Modeling and Measurements of the Bidirectional Reflectance of Microrough Silicon Surfaces

by Zhu, Qunzhi

Abstract (Summary)
Bidirectional reflectance is a fundamental radiative property of rough surfaces. Knowledge of the bidirectional reflectance is crucial to the emissivity modeling and heat transfer analysis. This thesis concentrates on the modeling and measurements of the bidirectional reflectance for microrough silicon surfaces and on the validity of a hybrid method in the modeling of the bidirectional reflectance for thin-film coated rough surfaces. The surface topography and the bidirectional reflectance distribution function (BRDF) of the rough side of several silicon wafers have been extensively characterized using an atomic force microscope and a laser scatterometer, respectively. The slope distribution calculated from the surface topographic data deviates from the Gaussian distribution. Both nearly isotropic and strongly anisotropic features are observed in the two-dimensional (2-D) slope distributions and in the measured BRDF for more than one sample. The 2-D slope distribution is used in a geometric-optics based model to predict the BRDF, which agrees reasonably well with the measured values. The side peaks in the slope distribution and the subsidiary peaks in the BRDF for two anisotropic samples are attributed to the formation of {311} planes during chemical etching. The correlation between the 2-D slope distribution and the BRDF has been developed. A boundary integral method is applied to simulate the bidirectional reflectance of thin-film coatings on rough substrates. The roughness of the substrate is one dimensional for simplification. The result is compared to that from a hybrid method which uses the geometric optics approximation to model the roughness effect and the thin-film optics to consider the interference due to the coating. The effects of the film thickness and the substrate roughness on the validity of the hybrid method have been investigated. The validity regime of the hybrid method is established for silicon dioxide films on silicon substrates in the visible wavelength range. The proposed method to characterize the microfacet orientation and to predict the BRDF may be applied to other anisotropic or non-Gaussian rough surfaces. The measured BRDF may be used to model the apparent emissivity of silicon wafers to improve the temperature measurement accuracy in semiconductor manufacturing processes. The developed validity regime for the hybrid method can be beneficial to future research related to the modeling for thin-film coated rough surfaces.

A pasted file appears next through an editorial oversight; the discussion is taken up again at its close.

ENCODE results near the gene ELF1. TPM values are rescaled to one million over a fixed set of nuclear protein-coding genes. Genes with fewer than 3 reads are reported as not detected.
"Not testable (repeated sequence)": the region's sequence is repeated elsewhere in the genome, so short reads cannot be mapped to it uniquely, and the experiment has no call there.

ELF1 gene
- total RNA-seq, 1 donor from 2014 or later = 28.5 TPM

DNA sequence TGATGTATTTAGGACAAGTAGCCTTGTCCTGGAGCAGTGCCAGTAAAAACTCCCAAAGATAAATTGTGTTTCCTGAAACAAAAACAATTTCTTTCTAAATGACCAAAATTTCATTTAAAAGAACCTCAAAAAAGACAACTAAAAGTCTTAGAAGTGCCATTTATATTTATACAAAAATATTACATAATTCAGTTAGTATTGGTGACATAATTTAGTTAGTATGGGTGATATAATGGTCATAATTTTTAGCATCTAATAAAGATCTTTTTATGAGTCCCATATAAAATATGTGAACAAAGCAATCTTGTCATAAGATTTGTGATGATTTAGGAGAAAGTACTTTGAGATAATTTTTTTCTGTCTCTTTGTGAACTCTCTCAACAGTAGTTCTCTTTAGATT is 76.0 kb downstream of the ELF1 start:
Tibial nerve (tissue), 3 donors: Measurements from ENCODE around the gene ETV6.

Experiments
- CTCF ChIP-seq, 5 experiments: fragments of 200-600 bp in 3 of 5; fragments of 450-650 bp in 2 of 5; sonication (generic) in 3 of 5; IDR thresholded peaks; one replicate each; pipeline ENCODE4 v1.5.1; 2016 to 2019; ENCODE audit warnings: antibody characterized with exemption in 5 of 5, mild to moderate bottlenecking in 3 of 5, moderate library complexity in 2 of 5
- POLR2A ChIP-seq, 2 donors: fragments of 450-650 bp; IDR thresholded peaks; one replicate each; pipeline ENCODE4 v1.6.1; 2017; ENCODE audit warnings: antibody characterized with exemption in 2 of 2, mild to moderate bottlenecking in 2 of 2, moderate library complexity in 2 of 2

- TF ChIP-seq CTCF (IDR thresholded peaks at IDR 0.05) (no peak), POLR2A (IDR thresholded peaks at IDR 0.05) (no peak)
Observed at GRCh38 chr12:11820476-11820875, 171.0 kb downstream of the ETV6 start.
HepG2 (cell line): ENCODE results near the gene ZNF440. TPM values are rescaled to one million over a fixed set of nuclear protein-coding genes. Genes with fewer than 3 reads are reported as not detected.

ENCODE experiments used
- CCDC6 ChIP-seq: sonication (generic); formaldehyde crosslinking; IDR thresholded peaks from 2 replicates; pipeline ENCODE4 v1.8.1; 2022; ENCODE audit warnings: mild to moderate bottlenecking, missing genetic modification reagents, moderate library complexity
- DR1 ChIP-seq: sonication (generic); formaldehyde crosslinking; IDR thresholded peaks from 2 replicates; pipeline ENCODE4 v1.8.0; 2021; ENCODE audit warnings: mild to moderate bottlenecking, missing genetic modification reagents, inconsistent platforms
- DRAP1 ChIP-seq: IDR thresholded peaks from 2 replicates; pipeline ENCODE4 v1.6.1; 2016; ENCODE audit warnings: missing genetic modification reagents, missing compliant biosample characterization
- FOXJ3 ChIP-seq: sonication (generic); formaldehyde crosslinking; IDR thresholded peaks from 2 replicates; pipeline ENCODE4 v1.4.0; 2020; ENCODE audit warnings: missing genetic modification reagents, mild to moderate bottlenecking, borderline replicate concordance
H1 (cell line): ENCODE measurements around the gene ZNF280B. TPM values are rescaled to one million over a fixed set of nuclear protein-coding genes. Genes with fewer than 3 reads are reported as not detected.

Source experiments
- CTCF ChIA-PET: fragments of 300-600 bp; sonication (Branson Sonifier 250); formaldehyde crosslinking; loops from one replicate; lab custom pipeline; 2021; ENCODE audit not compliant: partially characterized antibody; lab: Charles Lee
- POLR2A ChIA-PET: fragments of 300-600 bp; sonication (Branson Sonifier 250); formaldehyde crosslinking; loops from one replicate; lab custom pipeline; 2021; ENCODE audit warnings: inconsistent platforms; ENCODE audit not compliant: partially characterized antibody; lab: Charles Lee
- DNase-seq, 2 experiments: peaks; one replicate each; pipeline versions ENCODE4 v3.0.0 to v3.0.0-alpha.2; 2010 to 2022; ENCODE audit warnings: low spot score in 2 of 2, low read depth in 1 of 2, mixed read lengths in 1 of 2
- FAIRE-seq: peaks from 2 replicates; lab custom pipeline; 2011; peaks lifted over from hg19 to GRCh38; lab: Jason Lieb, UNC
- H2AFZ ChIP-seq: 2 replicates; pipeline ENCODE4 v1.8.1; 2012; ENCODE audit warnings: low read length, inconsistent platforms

Bibliographical Information:

Advisor:Dr. Andrew F. Peterson; Dr. Dennis W. Hess; Dr. Andrei G. Fedorov; Dr. J. Robert Mahan; Dr. Zhuomin Zhang

School:Georgia Institute of Technology

School Location:USA - Georgia

Source Type:Master's Thesis

Keywords:mechanical engineering


Date of Publication:07/12/2004

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